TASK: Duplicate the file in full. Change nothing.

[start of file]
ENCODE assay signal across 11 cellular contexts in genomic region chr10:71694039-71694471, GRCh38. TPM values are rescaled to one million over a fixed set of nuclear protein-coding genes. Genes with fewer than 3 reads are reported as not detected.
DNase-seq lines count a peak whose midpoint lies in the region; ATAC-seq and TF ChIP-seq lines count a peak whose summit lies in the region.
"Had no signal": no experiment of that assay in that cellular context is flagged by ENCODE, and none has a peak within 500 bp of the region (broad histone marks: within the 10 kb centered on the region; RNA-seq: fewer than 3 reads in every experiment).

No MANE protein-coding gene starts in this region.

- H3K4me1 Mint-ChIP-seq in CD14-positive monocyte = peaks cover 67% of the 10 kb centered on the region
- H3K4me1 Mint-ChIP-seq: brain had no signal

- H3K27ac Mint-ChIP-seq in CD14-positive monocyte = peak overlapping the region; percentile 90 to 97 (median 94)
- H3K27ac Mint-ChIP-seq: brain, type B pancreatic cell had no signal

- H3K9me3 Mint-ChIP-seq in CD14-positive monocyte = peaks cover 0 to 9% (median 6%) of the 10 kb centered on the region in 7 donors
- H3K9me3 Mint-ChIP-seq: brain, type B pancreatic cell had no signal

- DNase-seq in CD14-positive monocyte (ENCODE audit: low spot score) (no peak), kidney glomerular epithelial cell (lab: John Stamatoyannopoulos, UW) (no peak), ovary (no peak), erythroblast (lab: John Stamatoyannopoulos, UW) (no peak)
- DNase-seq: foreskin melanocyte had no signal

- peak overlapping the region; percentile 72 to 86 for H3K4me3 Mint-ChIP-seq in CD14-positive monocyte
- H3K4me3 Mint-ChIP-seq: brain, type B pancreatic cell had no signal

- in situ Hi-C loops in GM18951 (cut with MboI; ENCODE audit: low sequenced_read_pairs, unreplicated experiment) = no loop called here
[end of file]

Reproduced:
ENCODE assay signal across 11 cellular contexts in genomic region chr10:71694039-71694471, GRCh38. TPM values are rescaled to one million over a fixed set of nuclear protein-coding genes. Genes with fewer than 3 reads are reported as not detected.
DNase-seq lines count a peak whose midpoint lies in the region; ATAC-seq and TF ChIP-seq lines count a peak whose summit lies in the region.
"Had no signal": no experiment of that assay in that cellular context is flagged by ENCODE, and none has a peak within 500 bp of the region (broad histone marks: within the 10 kb centered on the region; RNA-seq: fewer than 3 reads in every experiment).

No MANE protein-coding gene starts in this region.

- H3K4me1 Mint-ChIP-seq in CD14-positive monocyte = peaks cover 67% of the 10 kb centered on the region
- H3K4me1 Mint-ChIP-seq: brain had no signal

- H3K27ac Mint-ChIP-seq in CD14-positive monocyte = peak overlapping the region; percentile 90 to 97 (median 94)
- H3K27ac Mint-ChIP-seq: brain, type B pancreatic cell had no signal

- H3K9me3 Mint-ChIP-seq in CD14-positive monocyte = peaks cover 0 to 9% (median 6%) of the 10 kb centered on the region in 7 donors
- H3K9me3 Mint-ChIP-seq: brain, type B pancreatic cell had no signal

- DNase-seq in CD14-positive monocyte (ENCODE audit: low spot score) (no peak), kidney glomerular epithelial cell (lab: John Stamatoyannopoulos, UW) (no peak), ovary (no peak), erythroblast (lab: John Stamatoyannopoulos, UW) (no peak)
- DNase-seq: foreskin melanocyte had no signal

- peak overlapping the region; percentile 72 to 86 for H3K4me3 Mint-ChIP-seq in CD14-positive monocyte
- H3K4me3 Mint-ChIP-seq: brain, type B pancreatic cell had no signal

- in situ Hi-C loops in GM18951 (cut with MboI; ENCODE audit: low sequenced_read_pairs, unreplicated experiment) = no loop called here